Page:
To see something of the Art of Rubbish event on video, scroll to 22:10 in Aurora's News Weekly... the segment includes interview moments featuring me,artists Brenda Stumpf and Lily Erb, Art in Public Places coordinator Mary Koernig, and a cameo from Ken Elliott. I think I said more interesting things in the course of my five minute interview but here's what remained after editing!It was a really fun day and great to have it captured on video and promoted by the city. Hopefully there will be a repeat performance next year with more artists involved and an even larger community turnout.http://www.youtube.com/watch?v=xxjhviYun3I&feature=share&list=PL752A37D6CDC4A7B5&index=12
The "Art of Rubbish" was planned as an outdoor event but, due to recent flooding in Colorado and high water in Aurora's City Center Park, it was moved into the adjacent library's community room. Art in Public Places provided the set-up (grid walls, easels, tables) which was great -- I've never shown in a festival-type format and don't own the gear associated with outdoor art exhibitions.Traffic might've been stronger had we been outside, but the people who did seek us out seemed genuinely interested in the art and how all three participating artists were re-using found materials. Along with the artists' displays, there was a large work area filled with materials for people to experiment with.Meanwhile, I was able to demonstrate the wet working technique that I use most often in my collage-making. I had several 5 x 7" wood panels coated with black gesso that I was using to make small collage compositions. In the photo it's easy to see, by the streaks, where I have painted the matte medium that I use as my glue. By the time these are completed, all the black areas will be coated with a matte finish and look the same. As I worked, I kept thinking about how challenging it would have been to demonstrate outside... my little scraps would've been tossed about like confetti! (If I ever do outdoor demos, I'll need to think through how to incorporate lots of paperweights into my table setup or block the breeze in some manner.)It was a fun day -- thanks to all who came by -- and to the Aurora Art in Public Places commission who were so incredibly helpful and kindly provided stipends to the artists. I really enjoyed discussing my work and the larger issues of re-use and recycling with everyone. Hopefully this will be the first of many such events.
Here's a photo of a wild "found collage," remnants of papers on a telephone pole, taken on Alberta Street, a burgeoning arts district in Portland, Oregon last week.I'm fascinated with discards, debris, and paper scraps of all kinds — and especially love finding unexpected graphic compositions in urban and outdoor environments.To see another elegant found collage, click here.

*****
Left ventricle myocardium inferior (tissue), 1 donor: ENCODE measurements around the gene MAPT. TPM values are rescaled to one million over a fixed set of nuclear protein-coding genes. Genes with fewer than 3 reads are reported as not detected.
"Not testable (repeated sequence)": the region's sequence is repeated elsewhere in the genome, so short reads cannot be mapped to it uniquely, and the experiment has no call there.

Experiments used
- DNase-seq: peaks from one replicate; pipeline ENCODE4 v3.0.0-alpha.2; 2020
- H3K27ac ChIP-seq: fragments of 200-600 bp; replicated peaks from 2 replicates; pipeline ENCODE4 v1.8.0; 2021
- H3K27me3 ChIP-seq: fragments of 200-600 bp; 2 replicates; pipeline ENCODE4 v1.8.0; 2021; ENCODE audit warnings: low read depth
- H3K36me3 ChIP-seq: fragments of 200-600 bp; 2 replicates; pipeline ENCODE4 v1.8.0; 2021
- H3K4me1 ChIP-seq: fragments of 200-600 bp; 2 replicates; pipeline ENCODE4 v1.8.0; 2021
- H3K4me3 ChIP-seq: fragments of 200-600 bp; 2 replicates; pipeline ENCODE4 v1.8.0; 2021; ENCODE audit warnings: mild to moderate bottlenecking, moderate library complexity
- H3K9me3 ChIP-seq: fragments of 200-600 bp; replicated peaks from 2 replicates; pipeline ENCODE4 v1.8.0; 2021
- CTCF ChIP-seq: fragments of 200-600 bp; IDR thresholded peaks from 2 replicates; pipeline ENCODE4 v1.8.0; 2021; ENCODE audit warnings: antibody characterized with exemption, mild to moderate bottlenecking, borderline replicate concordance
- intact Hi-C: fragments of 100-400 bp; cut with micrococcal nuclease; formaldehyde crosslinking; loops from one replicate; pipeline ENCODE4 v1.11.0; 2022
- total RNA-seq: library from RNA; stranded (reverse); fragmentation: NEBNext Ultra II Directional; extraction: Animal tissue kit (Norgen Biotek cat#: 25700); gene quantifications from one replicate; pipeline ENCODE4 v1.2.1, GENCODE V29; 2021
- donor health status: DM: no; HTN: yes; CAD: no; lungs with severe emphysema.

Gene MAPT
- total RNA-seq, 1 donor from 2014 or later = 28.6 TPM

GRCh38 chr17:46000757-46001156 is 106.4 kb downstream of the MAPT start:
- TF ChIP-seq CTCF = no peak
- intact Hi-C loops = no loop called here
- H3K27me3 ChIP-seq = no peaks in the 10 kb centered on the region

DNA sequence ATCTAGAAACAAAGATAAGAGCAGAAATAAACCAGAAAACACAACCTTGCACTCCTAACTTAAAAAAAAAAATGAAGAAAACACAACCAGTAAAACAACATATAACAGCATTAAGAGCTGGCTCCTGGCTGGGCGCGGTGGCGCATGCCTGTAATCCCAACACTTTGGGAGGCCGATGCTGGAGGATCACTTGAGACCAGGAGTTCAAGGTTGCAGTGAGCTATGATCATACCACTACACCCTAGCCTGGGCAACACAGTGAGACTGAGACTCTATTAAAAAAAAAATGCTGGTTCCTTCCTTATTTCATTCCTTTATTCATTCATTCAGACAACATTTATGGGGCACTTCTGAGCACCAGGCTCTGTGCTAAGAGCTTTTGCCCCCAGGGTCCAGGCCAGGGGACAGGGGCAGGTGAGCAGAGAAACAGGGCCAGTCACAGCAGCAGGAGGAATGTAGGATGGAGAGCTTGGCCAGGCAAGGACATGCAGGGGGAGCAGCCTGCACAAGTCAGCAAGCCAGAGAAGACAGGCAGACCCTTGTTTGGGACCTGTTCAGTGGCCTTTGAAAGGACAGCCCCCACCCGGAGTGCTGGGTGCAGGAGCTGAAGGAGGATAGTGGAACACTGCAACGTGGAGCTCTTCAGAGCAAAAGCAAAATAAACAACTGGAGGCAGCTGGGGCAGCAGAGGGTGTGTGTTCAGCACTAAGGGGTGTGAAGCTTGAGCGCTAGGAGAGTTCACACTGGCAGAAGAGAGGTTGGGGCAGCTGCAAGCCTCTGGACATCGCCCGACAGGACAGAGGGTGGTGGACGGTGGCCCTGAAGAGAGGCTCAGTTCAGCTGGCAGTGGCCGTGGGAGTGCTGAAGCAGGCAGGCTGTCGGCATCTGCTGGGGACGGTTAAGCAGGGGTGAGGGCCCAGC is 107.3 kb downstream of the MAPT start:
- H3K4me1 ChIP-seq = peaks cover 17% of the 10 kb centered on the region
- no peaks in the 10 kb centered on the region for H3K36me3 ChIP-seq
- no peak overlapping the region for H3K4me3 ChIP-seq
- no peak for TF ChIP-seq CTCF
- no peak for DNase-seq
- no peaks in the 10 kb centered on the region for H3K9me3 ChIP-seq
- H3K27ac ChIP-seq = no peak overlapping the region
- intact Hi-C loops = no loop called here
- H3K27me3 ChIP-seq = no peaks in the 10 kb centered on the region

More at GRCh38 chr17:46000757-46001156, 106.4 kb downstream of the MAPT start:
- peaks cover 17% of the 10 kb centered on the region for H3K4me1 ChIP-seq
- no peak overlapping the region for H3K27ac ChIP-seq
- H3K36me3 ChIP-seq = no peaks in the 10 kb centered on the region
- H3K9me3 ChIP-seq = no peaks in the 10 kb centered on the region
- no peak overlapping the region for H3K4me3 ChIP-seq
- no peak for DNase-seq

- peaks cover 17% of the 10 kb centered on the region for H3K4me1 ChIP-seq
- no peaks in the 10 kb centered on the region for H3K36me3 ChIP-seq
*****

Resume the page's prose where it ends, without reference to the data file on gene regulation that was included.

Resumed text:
He gave a talk, more like an interview, in advance of the opening last week, as part of the Logan Lecture series. I was particularly interested in his discussion of using humble elements, brought together in a monumental way, to create a meaningful work of art. Beauty, he feels, is just a by-product of his work. (Detail of one of the works on view in Denver at left)
He said working with what your environment produces has always been a guiding thought in his artistic practice. As a collagist, I could totally relate to his sensibilities.
In working with found objects, he acknowledges that the media comes with its own history/meaning. He believes that because the objects have been touched by a person, there is a "psychic charge" within the artwork that ultimately helps other people relate to the piece.
He also spoke about the flexibility of the hanging pieces and the importance of involving other people in his work to determine how they should be hung/placed -- so it is different in every installation. He said art is like a reflection of life, always in a state of flux, and he embraces that philosophy throughout his practice.
When I arrived at the exhibition on Saturday, I was surprised that he was in the galleries responding to questions about the work. It was great to meet him and be able to tell him how much I've enjoyed his work. What a creative spirit and what a wonderful exhibition.
It runs through December 30th, 2012. Be sure to visit if you are in the area. I know I'll be going back a few times in an attempt to take it all in! (Even the shadows the works cast on the walls are gorgeous.)
Here's some video that gives you the sense of being in the same space with these wall hangings. It is not from the Denver show but was the best footage I could find to show the details of his work, from a recent show at the Akron Art Museum. Enjoy!